- The most important linear object is the line through the origin.
- These are subspaces of dimension one.

- The object is a set \(\ell\subset\mathbb{R}^2\)
- Three descriptions
**functions**\[\ell = \{ \vec{x}=(x,y) | y = a\cdot x, x\in\mathbb{R} \}\] for some \(a\in\mathbb{R}\)- Exception: The vertical line would have \(a=\infty\), for infinitely steep

**equations**\[\ell = \{ \vec{x}=(x,y) | \vec{x}\cdot\vec{x}^\bot \}\] for some \(\vec{x}^\bot\in\mathbb{R}^2\)- Note that for \(c\neq0\), \(\vec{x}^\bot\) and \(c\vec{x}^\bot\) define the same line.

**span**\[\ell = \{ \vec{x}=(x,y) | a\cdot \vec{x}_0, a\in\mathbb{R} \}\] for some \(\vec{x}_0\in\mathbb{R}^2\)- Exception: The vertical line would have \(a=\infty\), for infinitely steep

If we normalise \(\vec{x}^\bot\), we can write \(\vec{x}^\bot=(a,1)\) for \(a\in\mathbb{R}\) unless we describe the vertical line, which has \(\vec{x}^\bot=(1,0)\), which we could imagine writing \((\infty,1)\).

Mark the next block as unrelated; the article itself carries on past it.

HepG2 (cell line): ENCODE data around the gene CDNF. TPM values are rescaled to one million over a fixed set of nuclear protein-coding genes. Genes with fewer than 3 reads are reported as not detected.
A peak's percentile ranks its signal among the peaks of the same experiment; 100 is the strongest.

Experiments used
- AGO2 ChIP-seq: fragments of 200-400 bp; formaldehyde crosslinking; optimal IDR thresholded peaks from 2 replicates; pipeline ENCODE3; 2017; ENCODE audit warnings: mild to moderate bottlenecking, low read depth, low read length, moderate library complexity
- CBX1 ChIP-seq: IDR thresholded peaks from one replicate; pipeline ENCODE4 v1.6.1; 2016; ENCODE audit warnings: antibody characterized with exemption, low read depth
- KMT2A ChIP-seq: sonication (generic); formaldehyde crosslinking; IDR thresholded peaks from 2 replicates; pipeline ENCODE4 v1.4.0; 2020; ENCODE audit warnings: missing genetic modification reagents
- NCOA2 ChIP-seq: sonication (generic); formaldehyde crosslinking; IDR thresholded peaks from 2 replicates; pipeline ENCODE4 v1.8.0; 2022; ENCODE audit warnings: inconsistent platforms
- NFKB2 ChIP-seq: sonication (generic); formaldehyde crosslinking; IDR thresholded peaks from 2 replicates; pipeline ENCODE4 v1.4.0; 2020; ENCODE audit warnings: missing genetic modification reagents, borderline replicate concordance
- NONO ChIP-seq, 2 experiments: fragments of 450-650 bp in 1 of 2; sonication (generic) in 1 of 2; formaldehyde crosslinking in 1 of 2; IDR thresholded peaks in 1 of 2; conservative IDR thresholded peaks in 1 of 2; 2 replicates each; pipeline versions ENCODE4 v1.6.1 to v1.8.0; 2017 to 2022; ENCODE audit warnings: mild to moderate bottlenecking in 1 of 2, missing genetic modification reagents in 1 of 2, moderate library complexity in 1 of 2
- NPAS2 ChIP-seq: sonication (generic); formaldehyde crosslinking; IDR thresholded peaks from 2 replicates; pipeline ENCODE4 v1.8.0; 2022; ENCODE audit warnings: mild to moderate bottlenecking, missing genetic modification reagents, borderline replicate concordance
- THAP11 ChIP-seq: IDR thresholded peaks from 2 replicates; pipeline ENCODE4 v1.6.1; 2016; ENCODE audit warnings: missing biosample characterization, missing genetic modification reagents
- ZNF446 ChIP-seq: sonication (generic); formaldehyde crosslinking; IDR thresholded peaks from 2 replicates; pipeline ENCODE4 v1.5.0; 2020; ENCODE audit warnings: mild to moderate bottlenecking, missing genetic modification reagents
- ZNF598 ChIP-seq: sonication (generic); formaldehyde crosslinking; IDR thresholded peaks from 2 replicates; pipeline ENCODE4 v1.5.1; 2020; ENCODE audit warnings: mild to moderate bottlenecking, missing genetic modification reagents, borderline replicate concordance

- We can normalise \(\vec{x}_0\) in the same way.
- The set of lines through origo is equivalent to \(\mathbb{R}\cup\{\infty\}\), which can be seen in either representation.

## Linear objects in 3D

We have the same situation in 3D, but we have more objects of interest.

- In 2D, the line is defined by
**one**function or**one**equation. - In 3D we have
- the line \(\ell= \{(x,y,z) | z = ax + by, (x,y)\in\mathbb{R}\}\)
- the plane \(\mathcal{P}= \{(x,y,z) | z = ax, y = bx, x\in\mathbb{R}^2\}\) (two function)

- Using equations to define it
- The plane needs
**one**equation \[\mathcal{P}=\{\vec{x} | \vec{x}\cdot\vec{x}^\bot=0 \}\]- \(\vec{x}^\bot\) is the dual space \(\mathcal{P}\)

- The line needs